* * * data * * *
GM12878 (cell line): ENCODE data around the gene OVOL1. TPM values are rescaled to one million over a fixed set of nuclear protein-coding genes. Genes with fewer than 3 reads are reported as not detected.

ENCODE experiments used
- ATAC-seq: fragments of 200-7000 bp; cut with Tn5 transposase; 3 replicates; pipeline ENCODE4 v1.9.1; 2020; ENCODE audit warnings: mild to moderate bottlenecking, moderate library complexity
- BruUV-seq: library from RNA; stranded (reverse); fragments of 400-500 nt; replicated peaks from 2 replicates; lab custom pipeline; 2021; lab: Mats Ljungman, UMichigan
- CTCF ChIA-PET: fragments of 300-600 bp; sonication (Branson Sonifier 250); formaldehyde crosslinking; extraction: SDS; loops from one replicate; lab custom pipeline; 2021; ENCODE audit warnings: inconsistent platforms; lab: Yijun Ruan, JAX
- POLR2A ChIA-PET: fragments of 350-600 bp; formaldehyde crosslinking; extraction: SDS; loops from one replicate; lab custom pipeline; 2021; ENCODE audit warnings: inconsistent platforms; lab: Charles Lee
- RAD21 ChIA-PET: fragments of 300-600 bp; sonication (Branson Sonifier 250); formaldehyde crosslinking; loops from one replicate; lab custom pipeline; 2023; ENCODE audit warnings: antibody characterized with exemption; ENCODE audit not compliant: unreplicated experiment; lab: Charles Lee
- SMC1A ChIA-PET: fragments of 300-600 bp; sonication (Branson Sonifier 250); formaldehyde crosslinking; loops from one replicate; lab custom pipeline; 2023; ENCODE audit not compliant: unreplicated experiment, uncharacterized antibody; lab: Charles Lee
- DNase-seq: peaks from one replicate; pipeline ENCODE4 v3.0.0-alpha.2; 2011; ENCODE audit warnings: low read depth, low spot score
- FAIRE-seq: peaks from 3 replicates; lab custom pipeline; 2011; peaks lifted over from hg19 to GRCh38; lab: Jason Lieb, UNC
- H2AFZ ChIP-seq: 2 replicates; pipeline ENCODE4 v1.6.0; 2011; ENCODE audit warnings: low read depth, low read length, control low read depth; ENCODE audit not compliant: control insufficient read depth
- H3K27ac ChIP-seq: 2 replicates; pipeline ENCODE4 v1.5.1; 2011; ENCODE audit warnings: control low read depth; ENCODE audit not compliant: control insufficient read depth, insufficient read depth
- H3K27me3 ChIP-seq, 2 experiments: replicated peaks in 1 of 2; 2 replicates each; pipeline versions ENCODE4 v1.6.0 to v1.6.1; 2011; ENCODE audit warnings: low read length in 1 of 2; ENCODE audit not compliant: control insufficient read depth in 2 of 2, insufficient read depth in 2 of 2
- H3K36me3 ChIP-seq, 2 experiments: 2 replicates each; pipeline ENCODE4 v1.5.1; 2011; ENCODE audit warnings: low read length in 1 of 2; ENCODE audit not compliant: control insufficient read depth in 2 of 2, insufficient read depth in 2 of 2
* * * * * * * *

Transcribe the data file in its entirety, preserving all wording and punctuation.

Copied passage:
GM12878 (cell line): ENCODE data around the gene OVOL1. TPM values are rescaled to one million over a fixed set of nuclear protein-coding genes. Genes with fewer than 3 reads are reported as not detected.

ENCODE experiments used
- ATAC-seq: fragments of 200-7000 bp; cut with Tn5 transposase; 3 replicates; pipeline ENCODE4 v1.9.1; 2020; ENCODE audit warnings: mild to moderate bottlenecking, moderate library complexity
- BruUV-seq: library from RNA; stranded (reverse); fragments of 400-500 nt; replicated peaks from 2 replicates; lab custom pipeline; 2021; lab: Mats Ljungman, UMichigan
- CTCF ChIA-PET: fragments of 300-600 bp; sonication (Branson Sonifier 250); formaldehyde crosslinking; extraction: SDS; loops from one replicate; lab custom pipeline; 2021; ENCODE audit warnings: inconsistent platforms; lab: Yijun Ruan, JAX
- POLR2A ChIA-PET: fragments of 350-600 bp; formaldehyde crosslinking; extraction: SDS; loops from one replicate; lab custom pipeline; 2021; ENCODE audit warnings: inconsistent platforms; lab: Charles Lee
- RAD21 ChIA-PET: fragments of 300-600 bp; sonication (Branson Sonifier 250); formaldehyde crosslinking; loops from one replicate; lab custom pipeline; 2023; ENCODE audit warnings: antibody characterized with exemption; ENCODE audit not compliant: unreplicated experiment; lab: Charles Lee
- SMC1A ChIA-PET: fragments of 300-600 bp; sonication (Branson Sonifier 250); formaldehyde crosslinking; loops from one replicate; lab custom pipeline; 2023; ENCODE audit not compliant: unreplicated experiment, uncharacterized antibody; lab: Charles Lee
- DNase-seq: peaks from one replicate; pipeline ENCODE4 v3.0.0-alpha.2; 2011; ENCODE audit warnings: low read depth, low spot score
- FAIRE-seq: peaks from 3 replicates; lab custom pipeline; 2011; peaks lifted over from hg19 to GRCh38; lab: Jason Lieb, UNC
- H2AFZ ChIP-seq: 2 replicates; pipeline ENCODE4 v1.6.0; 2011; ENCODE audit warnings: low read depth, low read length, control low read depth; ENCODE audit not compliant: control insufficient read depth
- H3K27ac ChIP-seq: 2 replicates; pipeline ENCODE4 v1.5.1; 2011; ENCODE audit warnings: control low read depth; ENCODE audit not compliant: control insufficient read depth, insufficient read depth
- H3K27me3 ChIP-seq, 2 experiments: replicated peaks in 1 of 2; 2 replicates each; pipeline versions ENCODE4 v1.6.0 to v1.6.1; 2011; ENCODE audit warnings: low read length in 1 of 2; ENCODE audit not compliant: control insufficient read depth in 2 of 2, insufficient read depth in 2 of 2
- H3K36me3 ChIP-seq, 2 experiments: 2 replicates each; pipeline ENCODE4 v1.5.1; 2011; ENCODE audit warnings: low read length in 1 of 2; ENCODE audit not compliant: control insufficient read depth in 2 of 2, insufficient read depth in 2 of 2